Oklahoma State University and the Oklahoma Irrigation Association are pleased to provide you with the opportunity to become an Irrigation Association Certified Landscape Irrigation Auditor! Water Auditor class is taught by an Irrigation Association-certified instructor and covers the information you will need to help you pass the IA's Certification Test.  The class teaches participants how to perform a field evaluation to determine irrigation system efficiency and correct irrigation scheduling.  The certification exam will be given the day after the class and you will need to pre-register with the IA separately.  Registration deadline is November 1.  Email or call 405-297-3380 to register or if you have any questions.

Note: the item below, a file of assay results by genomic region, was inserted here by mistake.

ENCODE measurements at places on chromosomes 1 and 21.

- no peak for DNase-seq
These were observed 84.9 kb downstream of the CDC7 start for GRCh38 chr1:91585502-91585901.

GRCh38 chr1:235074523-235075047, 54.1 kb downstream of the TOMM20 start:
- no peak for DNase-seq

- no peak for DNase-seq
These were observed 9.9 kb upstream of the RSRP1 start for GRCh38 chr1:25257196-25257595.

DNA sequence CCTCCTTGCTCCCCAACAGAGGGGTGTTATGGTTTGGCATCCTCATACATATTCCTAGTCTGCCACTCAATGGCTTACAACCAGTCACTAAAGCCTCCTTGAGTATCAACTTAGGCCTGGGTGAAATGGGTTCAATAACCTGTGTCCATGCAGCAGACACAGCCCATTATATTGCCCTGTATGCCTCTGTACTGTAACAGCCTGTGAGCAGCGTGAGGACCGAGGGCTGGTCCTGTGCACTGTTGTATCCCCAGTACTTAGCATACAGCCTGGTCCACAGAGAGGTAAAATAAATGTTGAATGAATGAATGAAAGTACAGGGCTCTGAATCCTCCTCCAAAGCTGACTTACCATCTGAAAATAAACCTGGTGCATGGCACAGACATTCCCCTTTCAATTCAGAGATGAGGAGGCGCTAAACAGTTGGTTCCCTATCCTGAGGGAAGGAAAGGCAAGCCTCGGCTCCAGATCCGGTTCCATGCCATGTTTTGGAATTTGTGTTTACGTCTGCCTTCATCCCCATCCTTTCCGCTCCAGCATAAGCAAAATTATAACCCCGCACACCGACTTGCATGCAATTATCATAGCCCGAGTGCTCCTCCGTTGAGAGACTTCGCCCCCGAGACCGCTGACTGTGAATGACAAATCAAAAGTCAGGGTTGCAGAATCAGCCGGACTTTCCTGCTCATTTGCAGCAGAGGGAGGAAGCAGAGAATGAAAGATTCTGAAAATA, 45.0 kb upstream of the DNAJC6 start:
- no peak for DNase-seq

Master Gardener Corner by David Hillock

Horticulture Industries Show (HIS) - January 16-17, 2015.  The HIS program is complete and registration forms can be found on-line at  This year HIS will be held at the Holiday Inn City Center, Fort Smith, AR.  All Master Gardeners are invited to attend.  If you are a returning Master Gardener you can receive Continuing Education hours that will count towards the minimum 20 hours you need to keep active member status.  Remember, however, that only the time actually spent in class counts as training received.  Travel and in-between times do not count.